For many public employees, Act 10 truly was a bomb dropped squarely in their laps. Act 10, Gov. Scott Walker’s so-called “Budget Repair” bill, was less about repairing a hole in Wisconsin’s budget and more about crippling a political enemy of Republicans – Wisconsin’s public employee unions. In the wake of Act 10, many public employees, including those who may not have been overly political previously – began to take action to defend against Gov. Walker’s attack on public employees. One such public employee was Brad Klotz, a teacher in the Lake Mills School District. Klotz, a 13-year teacher, had been minimally involved with his local teacher’s union prior to Act 10, but as soon as he became aware of Act 10 he knew he had to mobilize and so he went to the State Capitol.
I recently had an opportunity to chat with Klotz (pictured, left) about how Act 10 has impacted him personally and professionally, and how it has caused him to become more politically involved. “I’m absolutely more politically involved than before Act 10,” Klotz said, noting that the opposition has been very organized and active in pushing their agenda. “We have to fight ALEC,” Klotz continued, adding that Gov. Walker is not the problem; he’s just a symptom of the larger problem of the influence of right-wing special interests on our state’s political system. Asked how specifically he’s gotten more involved since Act 10, Klotz said that he’s gotten more involved in his union, having run for a leadership position on the regional layer of the educator’s union, and he also added that while he typically voted only in presidential years, he has become a more consistent and committed voter, voting in midterm and local elections as well.
“We’re engaging members in a number of different ways” said Klotz, outlining that he and other teachers have done canvassing to encourage their fellow educators to not only vote, but to get involved politically. “We’ve written 400 member to member postcards and made phone calls to our members for get out the vote efforts,” Klotz added, saying that he and other educators were also working to engage education chapters at colleges to get future educators more involved as well. Klotz did note there have been some challenges in organizing and mobilizing his fellow educators, adding that while his efforts to organize and mobilize his fellow educators have been “met with a lot of positivity,” new demands placed on educators as a result of new education initiatives being rolled out have left many educators burdened and more difficulty to mobilize due to demands on their time and energy.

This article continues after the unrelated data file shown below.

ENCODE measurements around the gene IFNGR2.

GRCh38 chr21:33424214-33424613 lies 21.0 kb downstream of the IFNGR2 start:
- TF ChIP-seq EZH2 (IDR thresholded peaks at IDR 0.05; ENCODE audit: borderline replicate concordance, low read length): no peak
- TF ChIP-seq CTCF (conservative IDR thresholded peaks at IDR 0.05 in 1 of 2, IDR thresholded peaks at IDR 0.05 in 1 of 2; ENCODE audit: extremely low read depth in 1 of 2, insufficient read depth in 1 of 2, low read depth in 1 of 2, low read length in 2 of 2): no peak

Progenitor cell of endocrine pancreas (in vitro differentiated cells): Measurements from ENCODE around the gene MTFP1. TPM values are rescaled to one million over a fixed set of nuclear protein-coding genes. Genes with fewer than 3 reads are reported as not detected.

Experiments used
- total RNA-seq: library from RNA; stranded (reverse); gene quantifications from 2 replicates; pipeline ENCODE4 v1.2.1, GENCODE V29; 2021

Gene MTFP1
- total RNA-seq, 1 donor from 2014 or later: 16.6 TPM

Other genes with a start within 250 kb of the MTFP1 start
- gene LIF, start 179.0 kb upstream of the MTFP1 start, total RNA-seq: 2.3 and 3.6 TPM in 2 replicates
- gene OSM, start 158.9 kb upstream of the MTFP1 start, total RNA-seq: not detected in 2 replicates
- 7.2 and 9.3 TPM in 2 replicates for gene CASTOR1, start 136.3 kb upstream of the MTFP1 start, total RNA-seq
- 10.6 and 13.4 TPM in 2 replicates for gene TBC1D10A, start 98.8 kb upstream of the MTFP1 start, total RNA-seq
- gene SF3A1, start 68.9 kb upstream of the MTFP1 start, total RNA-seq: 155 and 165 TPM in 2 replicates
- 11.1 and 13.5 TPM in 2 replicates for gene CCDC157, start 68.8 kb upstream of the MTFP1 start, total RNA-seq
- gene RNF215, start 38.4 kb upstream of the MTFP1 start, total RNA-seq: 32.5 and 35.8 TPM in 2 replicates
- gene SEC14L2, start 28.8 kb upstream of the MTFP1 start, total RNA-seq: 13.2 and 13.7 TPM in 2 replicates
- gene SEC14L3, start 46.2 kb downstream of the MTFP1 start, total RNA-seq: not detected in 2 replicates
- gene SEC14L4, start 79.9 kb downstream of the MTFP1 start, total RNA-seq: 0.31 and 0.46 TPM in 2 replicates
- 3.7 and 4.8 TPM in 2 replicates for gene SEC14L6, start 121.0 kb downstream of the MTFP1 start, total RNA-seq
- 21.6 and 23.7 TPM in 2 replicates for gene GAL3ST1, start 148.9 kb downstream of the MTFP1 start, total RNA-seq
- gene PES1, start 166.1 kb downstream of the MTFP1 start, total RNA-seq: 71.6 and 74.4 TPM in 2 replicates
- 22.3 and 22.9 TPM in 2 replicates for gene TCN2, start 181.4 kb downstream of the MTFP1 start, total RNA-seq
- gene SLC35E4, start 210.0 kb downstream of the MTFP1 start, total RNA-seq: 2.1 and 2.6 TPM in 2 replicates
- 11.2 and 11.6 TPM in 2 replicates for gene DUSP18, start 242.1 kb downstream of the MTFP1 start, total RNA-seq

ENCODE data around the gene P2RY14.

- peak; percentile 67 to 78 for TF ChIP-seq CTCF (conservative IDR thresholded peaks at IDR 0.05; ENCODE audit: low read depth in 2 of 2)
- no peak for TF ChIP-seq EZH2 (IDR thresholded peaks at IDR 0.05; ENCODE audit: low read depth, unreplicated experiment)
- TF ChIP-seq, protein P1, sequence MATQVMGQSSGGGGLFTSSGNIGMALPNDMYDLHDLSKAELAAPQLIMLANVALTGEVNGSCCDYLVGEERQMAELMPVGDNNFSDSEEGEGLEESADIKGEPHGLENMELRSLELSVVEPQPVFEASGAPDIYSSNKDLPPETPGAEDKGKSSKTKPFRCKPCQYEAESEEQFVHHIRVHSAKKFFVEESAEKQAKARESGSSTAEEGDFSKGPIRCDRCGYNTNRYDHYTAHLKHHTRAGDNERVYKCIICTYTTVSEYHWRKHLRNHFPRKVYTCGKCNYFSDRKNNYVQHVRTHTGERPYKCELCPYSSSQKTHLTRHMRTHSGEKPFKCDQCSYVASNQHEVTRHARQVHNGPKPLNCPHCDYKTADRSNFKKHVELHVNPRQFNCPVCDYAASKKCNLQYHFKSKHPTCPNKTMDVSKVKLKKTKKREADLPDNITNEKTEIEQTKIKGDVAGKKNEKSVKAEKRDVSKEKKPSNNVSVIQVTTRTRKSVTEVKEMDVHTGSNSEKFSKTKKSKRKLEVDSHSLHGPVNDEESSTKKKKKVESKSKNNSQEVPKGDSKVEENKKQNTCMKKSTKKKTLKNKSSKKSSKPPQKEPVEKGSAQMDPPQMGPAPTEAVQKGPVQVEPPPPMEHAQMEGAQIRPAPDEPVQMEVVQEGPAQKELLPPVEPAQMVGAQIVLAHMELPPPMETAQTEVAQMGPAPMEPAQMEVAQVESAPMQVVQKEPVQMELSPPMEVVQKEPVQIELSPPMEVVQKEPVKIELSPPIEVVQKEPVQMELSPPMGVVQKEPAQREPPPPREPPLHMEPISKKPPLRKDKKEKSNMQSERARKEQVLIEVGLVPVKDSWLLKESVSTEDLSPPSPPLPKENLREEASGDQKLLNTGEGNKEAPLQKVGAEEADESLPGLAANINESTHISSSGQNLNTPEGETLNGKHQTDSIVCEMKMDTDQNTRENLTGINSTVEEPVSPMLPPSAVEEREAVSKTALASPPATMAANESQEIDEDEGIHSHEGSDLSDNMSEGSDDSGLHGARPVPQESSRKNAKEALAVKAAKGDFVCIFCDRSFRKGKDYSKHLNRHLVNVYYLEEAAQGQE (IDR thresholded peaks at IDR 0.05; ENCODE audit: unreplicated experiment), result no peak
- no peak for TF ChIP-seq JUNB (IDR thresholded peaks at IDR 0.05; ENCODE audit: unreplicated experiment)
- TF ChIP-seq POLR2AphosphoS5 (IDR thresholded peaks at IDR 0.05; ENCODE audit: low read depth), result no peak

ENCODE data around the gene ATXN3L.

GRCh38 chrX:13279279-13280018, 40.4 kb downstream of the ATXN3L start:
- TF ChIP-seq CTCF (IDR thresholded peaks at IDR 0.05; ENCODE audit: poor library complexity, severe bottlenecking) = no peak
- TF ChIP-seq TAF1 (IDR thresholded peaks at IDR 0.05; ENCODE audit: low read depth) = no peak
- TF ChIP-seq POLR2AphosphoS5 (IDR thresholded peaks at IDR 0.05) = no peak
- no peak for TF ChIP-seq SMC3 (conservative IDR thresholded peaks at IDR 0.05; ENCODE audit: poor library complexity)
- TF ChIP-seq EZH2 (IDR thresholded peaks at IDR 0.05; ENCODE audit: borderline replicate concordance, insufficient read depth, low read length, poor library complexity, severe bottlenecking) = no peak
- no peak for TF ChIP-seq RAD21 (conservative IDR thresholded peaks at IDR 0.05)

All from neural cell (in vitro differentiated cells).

Klotz also added that a lot of effort has gone into building up the teacher’s union locally by aggressively registering new teachers to join the union and then by getting those teachers involved. He noted teachers have been interviewing candidates for the local school board, attending school board meetings, and engaging the school board to discuss how best to stay “ahead of the curve” when it comes to educating students.
Klotz said the financial impact Act 10 has had on his family has been steep, noting that he and his wife (also a teacher) have seen their take-home pay shrink by $700 per month each. However, while Klotz mentioned the financial impact Act 10 has had on he and his wife (not to mention so many other educators and other public employees), it became clear his primary motivation for getting more involved was the negative impact Act 10 has had on his school district and school districts across the state. Noting an explosion in the number of retirements of school district staff since 2010, Klotz noted that in the first six months of 2011 nearly 5,000 school district employees throughout Wisconsin retired, while in all of 2010 just over 2,500 school district employees retired.
Asked about his biggest concern for educators in the next few years, Klotz cited the possible expansion of voucher schools. Efforts to expand voucher schools statewide were not successful during the last legislative session due to opposition from Republicans like Sen. Mike Ellis, but with the possibility of newer, more extreme conservative Republicans like Howard Marklein being elected to the State Senate to replace more moderate Republicans, the statewide expansion of voucher schools could become a reality. “Republicans want a check in every backpack,” Klotz said, adding that a statewide expansion of voucher schools would lead to more money being taken out of the already shrunken pool of money allocated to the state’s public school system. Klotz right noted that voucher schools have a 20-year record of not producing better educational outcomes than traditional public schools, and he noted that in some cases taxpayer money paid to voucher schools has been blatantly stolen.
While I’ve only shared Brad Klotz’s story in this post, I know his story is not unique. No doubt there are hundreds – if not thousands – of public employees who have decided to get more involved and engaged in the political process as a result of the outright assault on public employees through the “divide and conquer” policies of Gov. Scott Walker and his Republican allies in the legislature. What’s more Brad Klotz’s story of how Act 10 has affected him financially is absolutely not unique. The policy of “divide and conquer” employed by Republicans in Wisconsin has left many Wisconsinites believing that this state’s public employees are enemies of taxpayers, when the truth is actually much different. Public employees helped make Wisconsin a great place to live, work, play, and raise a family, and public employees are your friends, relatives, and neighbors.